How right you are, Ms White. It is the fault of management - nobody else.

Was the decision to build in Helensburgh the right one? Is the store the optimum size? Were customer forecasts too optimistic?

We all have our own views on what has gone wrong. For me? The café has been a white elephant. Free to start with but when that stopped customer numbers collapsed and it lies largely empty.

Why is homeware right at the back of the store and not in the heart of it? Few shoppers appear to go there.

Why are magazines not sold alongside newspapers? And is anything being done to attract the many new home owners to the town to shop in Waitrose?

While I have lots of reasons for shopping at Waitrose, frankly, I find it a rather dull experience. The fun element isn’t there.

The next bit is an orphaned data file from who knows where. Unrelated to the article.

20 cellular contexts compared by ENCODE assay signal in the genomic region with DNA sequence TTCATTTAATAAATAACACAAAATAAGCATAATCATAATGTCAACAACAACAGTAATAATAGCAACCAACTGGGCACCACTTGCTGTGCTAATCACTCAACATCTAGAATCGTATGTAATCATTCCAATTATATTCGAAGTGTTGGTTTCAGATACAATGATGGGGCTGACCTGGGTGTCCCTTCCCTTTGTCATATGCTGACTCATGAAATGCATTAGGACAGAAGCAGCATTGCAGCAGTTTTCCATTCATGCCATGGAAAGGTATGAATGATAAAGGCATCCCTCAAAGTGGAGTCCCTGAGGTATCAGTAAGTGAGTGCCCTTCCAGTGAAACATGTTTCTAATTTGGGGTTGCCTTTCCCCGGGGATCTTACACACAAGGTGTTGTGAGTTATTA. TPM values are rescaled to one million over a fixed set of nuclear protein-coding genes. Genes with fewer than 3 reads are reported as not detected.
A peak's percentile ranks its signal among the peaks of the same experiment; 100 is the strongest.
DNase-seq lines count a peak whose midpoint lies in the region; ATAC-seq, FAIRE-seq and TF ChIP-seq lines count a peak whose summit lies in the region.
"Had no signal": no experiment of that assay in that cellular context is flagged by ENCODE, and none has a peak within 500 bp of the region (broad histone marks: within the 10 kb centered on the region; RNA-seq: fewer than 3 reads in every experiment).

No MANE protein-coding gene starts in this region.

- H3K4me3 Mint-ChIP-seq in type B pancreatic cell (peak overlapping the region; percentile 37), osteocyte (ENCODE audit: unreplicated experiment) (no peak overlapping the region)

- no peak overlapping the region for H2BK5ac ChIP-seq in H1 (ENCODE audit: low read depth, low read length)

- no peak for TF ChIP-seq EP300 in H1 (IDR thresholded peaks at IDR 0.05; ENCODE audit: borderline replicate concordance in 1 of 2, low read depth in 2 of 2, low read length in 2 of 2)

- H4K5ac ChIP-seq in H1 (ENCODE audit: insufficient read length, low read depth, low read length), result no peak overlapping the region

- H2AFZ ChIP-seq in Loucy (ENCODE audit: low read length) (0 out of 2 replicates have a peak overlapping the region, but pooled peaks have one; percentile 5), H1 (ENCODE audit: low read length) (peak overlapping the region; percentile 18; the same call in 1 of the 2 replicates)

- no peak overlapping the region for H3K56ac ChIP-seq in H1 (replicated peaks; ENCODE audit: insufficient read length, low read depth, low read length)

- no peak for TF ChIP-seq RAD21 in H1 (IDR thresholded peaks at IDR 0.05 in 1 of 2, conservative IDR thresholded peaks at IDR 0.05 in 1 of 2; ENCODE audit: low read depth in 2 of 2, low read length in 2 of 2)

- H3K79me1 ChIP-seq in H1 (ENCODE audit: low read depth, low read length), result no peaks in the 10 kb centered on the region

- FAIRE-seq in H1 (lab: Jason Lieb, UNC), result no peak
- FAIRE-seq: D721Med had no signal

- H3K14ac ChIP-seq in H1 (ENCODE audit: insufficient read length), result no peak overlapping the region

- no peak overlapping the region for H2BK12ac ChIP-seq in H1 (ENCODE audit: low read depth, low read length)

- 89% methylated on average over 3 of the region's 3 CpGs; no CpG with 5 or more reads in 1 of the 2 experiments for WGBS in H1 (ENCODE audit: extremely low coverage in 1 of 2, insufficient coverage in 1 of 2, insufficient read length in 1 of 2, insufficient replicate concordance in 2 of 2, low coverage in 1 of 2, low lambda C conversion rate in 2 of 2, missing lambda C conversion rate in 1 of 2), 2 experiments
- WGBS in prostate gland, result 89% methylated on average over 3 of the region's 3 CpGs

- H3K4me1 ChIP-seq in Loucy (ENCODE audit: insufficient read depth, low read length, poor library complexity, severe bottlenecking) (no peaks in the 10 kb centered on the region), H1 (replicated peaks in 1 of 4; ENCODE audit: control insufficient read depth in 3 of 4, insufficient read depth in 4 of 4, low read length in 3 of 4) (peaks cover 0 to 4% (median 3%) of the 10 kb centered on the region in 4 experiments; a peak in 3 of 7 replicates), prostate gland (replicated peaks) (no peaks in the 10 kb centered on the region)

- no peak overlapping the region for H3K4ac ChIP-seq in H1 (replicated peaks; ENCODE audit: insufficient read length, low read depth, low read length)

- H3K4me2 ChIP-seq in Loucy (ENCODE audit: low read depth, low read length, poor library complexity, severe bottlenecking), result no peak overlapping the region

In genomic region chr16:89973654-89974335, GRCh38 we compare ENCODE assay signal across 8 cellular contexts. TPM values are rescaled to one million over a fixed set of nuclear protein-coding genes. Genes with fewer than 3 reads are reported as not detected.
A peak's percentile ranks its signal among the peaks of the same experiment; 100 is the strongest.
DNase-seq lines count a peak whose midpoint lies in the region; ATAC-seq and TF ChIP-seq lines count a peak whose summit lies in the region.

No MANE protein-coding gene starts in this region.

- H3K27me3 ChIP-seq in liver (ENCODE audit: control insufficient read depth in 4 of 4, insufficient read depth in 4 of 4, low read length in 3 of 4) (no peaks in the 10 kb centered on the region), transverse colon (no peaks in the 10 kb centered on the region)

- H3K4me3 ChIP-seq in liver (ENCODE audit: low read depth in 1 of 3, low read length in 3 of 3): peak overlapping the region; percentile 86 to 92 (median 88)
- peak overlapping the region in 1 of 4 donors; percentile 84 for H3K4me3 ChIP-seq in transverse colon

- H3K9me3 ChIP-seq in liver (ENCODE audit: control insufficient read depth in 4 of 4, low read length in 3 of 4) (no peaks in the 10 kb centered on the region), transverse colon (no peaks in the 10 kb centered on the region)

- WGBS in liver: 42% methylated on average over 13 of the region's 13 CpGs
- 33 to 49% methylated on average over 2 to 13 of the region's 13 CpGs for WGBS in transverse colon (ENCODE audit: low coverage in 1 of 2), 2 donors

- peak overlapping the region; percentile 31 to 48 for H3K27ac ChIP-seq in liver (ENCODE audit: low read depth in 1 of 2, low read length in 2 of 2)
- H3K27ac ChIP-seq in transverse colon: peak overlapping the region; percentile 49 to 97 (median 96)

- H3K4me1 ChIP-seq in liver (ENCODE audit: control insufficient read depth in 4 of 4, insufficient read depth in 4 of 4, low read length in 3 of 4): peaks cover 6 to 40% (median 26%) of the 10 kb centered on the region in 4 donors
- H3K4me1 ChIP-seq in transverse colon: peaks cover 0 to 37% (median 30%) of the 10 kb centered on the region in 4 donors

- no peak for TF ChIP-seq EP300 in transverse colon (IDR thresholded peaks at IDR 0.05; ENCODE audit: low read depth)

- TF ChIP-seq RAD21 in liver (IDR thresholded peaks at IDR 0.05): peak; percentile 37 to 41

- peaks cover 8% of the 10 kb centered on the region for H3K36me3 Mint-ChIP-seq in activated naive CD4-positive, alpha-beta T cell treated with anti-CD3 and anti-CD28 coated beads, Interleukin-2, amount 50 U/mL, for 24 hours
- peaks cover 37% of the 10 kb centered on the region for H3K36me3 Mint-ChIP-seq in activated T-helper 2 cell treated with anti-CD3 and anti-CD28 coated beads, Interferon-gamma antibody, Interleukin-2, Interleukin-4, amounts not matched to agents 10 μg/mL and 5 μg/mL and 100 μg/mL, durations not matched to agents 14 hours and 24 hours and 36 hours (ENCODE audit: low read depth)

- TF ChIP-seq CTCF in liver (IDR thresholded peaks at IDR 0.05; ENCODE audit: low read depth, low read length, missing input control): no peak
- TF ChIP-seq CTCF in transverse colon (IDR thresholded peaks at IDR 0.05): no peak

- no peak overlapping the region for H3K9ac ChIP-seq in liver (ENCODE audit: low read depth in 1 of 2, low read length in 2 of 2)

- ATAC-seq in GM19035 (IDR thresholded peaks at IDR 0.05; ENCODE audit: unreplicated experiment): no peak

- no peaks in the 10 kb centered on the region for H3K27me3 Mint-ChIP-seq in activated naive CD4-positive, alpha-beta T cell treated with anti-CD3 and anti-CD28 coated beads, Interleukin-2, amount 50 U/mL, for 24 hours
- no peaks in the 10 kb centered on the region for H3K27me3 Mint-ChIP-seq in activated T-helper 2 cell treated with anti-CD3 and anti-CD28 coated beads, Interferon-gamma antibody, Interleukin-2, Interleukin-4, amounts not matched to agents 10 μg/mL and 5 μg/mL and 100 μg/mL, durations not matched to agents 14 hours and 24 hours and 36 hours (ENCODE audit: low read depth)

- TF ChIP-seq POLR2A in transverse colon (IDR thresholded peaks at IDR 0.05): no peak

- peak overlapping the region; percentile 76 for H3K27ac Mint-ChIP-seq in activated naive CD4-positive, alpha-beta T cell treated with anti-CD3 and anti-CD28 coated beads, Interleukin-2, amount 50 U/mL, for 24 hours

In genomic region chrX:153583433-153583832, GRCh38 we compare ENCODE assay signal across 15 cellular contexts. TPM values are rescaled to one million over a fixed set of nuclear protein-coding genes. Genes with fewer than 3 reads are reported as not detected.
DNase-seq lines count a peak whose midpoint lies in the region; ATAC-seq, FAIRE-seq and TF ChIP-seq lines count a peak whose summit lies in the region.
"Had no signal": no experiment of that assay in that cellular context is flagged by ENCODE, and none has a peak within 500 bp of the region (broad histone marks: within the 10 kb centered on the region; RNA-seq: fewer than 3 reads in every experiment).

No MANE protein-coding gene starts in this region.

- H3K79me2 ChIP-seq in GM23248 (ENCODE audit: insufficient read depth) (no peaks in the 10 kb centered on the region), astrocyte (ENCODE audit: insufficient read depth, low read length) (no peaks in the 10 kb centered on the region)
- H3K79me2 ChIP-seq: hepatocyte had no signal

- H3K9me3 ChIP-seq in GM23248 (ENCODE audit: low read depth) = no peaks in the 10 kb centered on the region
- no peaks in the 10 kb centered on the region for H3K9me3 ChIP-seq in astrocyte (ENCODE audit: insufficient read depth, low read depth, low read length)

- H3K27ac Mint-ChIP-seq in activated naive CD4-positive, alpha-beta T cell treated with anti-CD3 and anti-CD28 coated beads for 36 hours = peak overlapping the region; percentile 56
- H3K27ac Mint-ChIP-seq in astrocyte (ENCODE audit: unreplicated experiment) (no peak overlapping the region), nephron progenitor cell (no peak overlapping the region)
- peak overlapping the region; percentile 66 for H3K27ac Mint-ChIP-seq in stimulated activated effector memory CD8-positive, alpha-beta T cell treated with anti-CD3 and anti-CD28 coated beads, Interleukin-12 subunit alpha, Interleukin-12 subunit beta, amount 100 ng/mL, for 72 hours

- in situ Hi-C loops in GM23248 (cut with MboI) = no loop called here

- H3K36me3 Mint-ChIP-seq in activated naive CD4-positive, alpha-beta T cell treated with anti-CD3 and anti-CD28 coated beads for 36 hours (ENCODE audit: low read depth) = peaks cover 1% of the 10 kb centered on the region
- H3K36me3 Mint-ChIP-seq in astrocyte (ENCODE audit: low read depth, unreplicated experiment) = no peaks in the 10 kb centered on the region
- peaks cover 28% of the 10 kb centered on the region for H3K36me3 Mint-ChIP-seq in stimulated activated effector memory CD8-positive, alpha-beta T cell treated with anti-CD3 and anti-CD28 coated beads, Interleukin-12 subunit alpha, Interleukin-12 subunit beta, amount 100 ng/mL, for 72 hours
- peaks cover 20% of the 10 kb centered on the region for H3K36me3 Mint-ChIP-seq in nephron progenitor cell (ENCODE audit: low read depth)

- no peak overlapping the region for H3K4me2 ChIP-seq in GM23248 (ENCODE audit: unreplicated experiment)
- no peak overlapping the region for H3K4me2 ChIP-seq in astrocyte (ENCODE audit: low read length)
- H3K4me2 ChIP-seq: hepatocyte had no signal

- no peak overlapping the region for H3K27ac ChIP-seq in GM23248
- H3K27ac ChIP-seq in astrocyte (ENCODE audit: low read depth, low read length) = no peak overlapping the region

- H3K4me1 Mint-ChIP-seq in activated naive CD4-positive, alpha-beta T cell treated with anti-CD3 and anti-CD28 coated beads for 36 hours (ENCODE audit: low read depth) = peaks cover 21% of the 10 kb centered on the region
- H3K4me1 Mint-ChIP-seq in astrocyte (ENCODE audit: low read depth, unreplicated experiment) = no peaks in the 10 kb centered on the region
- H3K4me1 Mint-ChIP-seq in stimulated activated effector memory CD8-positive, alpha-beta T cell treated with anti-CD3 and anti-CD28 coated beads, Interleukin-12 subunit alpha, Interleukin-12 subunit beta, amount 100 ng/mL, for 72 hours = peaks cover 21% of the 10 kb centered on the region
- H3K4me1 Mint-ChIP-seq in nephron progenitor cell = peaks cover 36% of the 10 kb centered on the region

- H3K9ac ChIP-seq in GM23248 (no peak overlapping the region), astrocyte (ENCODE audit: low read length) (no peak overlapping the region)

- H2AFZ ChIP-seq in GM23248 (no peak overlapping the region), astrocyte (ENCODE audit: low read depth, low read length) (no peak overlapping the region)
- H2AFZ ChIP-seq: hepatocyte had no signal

Where are the food and drink demos? Where are the supplier promotions? Why can’t local organisations and talent show off what they can do?

So, Sharon White: Waitrose has only itself to blame.

But with Helensburgh in lockdown for months ahead it’s time to step up to the plate and do the right thing: keep the store open until the coronavirus crisis is over.

Nigel Millar, George Street, Helensburgh

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READ MORE: Your letters to the Helensburgh Advertiser: March 26, 2020

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A MEMBER of staff at Waitrose told me weeks ago that the store’s lease had been sold to another supermarket.

All the people moaning now about the closure should have supported Waitrose when it opened, before it was too late.

There can be no U-turn, obviously. The Waitrose spokesperson made this clear in her statement to the Advertiser last week; the head of the John Lewis Partnership should have made this clear in her reply to Mr Hillis (Advertiser Comment, March 26).

At least he has a car; as a non driver I will need to take the bus to the retail park in Dumbarton.

Elizabeth Mueller, East Argyle Street, Helensburgh